I find the selection of such programmes available here (UK) varies widely, from restaurant-style food with frightening numbers of expensive ingredients and complex methods that few will be able to copy with any degree of success, all the way to a 'This is how to open a can of pet food, slap some bought-in mash on top, and call it shepherd's pie.' approach. I am unsure which is more depressing, but both are bad for my blood pressure and the first time I find myself hurling abuse at the screen then that series gets banned.
Luckily there are some in between these two extremes, where an average cook can pick up the odd idea or bit of inspiration. I see no harm in this practice. I suspect that the proliferation of shows is due mainly to their having relatively low production costs.
The pornographic element to all these shows has to be admitted, in that they are designed to excite a desire without fulfilling it. Unlike some other forms of porn there isn't the degree of coerced participation, making them relatively benign from that angle. I dislike their pandering to the cult of personality but we, the public, are to blame for that. If we stop worshipping idols there will soon be far fewer getting erected.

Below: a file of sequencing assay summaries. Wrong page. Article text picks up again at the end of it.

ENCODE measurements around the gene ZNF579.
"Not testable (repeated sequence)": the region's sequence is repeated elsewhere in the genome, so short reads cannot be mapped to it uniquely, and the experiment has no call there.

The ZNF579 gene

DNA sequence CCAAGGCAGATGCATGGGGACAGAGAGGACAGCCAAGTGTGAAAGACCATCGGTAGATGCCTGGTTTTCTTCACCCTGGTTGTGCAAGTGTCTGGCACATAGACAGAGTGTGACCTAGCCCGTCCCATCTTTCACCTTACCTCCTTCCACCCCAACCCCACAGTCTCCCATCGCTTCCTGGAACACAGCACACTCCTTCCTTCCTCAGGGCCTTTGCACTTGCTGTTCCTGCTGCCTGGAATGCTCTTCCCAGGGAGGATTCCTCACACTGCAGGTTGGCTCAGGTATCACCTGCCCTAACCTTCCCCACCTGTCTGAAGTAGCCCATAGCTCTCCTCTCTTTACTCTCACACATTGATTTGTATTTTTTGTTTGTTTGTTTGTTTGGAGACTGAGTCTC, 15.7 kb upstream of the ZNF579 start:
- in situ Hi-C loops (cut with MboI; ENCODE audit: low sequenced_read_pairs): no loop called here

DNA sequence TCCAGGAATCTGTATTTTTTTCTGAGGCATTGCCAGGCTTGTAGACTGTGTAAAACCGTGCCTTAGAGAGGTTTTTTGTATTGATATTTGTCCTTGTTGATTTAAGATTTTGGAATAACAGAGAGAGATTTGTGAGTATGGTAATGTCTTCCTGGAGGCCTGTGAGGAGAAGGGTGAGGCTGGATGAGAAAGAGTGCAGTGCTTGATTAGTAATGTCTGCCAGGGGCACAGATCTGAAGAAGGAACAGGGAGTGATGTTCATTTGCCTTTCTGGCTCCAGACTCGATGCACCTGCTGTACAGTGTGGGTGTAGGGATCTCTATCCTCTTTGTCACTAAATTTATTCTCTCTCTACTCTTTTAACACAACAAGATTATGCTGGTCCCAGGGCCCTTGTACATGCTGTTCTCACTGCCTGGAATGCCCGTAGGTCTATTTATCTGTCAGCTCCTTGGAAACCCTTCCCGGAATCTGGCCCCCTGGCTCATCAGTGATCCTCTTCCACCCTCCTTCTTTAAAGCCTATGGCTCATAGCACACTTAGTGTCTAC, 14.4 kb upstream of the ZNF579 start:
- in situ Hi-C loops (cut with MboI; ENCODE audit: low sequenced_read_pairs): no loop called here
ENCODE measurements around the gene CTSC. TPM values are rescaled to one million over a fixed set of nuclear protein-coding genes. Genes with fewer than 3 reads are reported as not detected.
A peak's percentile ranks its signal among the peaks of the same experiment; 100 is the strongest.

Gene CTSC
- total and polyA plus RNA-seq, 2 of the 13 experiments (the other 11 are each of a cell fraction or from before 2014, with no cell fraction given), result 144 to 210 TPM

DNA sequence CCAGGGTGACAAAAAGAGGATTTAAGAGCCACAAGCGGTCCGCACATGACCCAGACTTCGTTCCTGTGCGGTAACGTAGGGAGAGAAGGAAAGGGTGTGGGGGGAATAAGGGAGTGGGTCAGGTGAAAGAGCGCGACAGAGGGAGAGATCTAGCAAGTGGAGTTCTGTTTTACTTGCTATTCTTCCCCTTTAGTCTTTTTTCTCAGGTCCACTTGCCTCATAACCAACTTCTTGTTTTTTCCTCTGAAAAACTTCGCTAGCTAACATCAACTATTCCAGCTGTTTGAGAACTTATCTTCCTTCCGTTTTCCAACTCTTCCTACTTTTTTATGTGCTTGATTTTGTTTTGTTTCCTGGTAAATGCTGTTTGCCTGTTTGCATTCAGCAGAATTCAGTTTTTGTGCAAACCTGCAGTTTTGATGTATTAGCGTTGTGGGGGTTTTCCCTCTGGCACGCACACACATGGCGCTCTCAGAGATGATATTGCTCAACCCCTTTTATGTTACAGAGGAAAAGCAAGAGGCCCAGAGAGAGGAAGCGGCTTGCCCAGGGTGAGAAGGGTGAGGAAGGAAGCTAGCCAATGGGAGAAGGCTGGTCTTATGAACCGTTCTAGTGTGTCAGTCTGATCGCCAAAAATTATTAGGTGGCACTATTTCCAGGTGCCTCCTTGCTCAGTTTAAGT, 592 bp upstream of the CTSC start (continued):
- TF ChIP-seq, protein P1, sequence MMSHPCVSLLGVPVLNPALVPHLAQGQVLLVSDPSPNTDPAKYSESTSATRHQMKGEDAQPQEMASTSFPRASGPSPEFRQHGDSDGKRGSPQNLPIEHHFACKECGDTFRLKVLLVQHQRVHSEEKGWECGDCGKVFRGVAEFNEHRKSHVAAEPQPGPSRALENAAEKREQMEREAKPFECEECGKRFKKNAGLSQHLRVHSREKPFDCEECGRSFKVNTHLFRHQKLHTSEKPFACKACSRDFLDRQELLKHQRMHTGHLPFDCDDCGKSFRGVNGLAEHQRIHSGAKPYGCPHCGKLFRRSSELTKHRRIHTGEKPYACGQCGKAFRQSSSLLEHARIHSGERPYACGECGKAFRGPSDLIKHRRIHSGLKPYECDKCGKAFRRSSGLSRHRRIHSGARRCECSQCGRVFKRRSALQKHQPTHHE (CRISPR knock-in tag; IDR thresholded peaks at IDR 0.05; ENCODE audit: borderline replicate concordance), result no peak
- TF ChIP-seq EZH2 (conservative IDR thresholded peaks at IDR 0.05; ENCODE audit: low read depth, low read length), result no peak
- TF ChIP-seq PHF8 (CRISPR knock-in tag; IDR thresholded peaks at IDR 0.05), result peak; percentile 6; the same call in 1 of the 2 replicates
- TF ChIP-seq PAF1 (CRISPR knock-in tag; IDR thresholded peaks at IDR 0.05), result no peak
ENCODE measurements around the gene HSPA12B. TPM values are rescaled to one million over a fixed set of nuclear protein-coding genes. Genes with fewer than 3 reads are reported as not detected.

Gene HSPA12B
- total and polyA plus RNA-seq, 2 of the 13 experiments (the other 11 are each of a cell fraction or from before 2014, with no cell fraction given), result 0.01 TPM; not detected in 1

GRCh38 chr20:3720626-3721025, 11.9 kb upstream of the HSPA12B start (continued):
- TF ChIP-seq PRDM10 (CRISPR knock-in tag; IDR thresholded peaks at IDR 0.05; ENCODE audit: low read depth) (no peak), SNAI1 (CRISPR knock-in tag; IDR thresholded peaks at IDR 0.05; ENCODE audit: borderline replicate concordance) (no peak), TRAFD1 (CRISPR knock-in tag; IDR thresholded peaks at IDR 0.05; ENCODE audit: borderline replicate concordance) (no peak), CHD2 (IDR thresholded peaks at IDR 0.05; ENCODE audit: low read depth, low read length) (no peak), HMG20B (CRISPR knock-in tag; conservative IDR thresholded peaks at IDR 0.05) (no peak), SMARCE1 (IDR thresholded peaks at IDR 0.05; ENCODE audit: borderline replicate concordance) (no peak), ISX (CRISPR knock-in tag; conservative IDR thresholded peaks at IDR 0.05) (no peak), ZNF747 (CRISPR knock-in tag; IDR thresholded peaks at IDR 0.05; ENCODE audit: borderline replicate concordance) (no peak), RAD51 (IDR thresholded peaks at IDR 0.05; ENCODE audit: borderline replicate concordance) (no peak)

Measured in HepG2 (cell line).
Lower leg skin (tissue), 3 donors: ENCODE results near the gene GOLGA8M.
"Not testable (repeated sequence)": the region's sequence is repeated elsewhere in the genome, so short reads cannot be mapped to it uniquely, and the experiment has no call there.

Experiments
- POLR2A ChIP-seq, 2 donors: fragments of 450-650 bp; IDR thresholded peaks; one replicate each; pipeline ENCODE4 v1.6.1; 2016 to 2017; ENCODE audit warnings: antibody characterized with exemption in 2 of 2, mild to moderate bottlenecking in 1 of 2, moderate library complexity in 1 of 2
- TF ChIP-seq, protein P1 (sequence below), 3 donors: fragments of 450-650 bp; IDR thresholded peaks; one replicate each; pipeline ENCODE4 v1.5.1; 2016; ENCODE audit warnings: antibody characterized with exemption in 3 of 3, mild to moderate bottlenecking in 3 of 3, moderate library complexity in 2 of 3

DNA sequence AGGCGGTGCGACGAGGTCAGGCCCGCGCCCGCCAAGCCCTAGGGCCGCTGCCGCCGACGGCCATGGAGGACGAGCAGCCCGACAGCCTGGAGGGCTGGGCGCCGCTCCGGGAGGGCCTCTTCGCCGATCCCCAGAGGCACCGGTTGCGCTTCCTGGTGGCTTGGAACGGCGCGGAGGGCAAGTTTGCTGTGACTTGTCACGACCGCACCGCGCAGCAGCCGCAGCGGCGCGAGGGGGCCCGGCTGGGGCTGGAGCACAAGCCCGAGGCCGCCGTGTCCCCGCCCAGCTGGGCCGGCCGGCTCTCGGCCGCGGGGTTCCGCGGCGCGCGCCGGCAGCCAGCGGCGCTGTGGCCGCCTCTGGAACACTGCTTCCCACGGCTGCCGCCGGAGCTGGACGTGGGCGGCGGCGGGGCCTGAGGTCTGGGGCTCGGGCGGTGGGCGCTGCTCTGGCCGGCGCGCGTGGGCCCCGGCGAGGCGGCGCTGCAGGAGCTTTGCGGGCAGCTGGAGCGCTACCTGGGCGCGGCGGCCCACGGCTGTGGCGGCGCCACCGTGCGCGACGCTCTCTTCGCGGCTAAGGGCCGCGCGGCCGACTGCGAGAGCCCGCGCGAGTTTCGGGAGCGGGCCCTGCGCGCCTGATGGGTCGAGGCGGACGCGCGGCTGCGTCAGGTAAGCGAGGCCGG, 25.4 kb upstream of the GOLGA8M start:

The celebrity chefs are simply catering (excuse pun) to what the public seems to want, I am sure that many here (me included) would be willing to adopt a silly hairstyle, aggressive personality, excessive mateyness or whatever other quirk seems to work in order to put on the performance that pays so well. Also in favour of some of them is that they manage to provide employment to substantial numbers of people, not a bad thing IMO.
The non-pro "Look how wacky I am, and what a misery I can inflict on a bunch of other deficient personalities." competitive dining with strangers style of programme needs to be ended, and its promoters could usefully be set to something menial.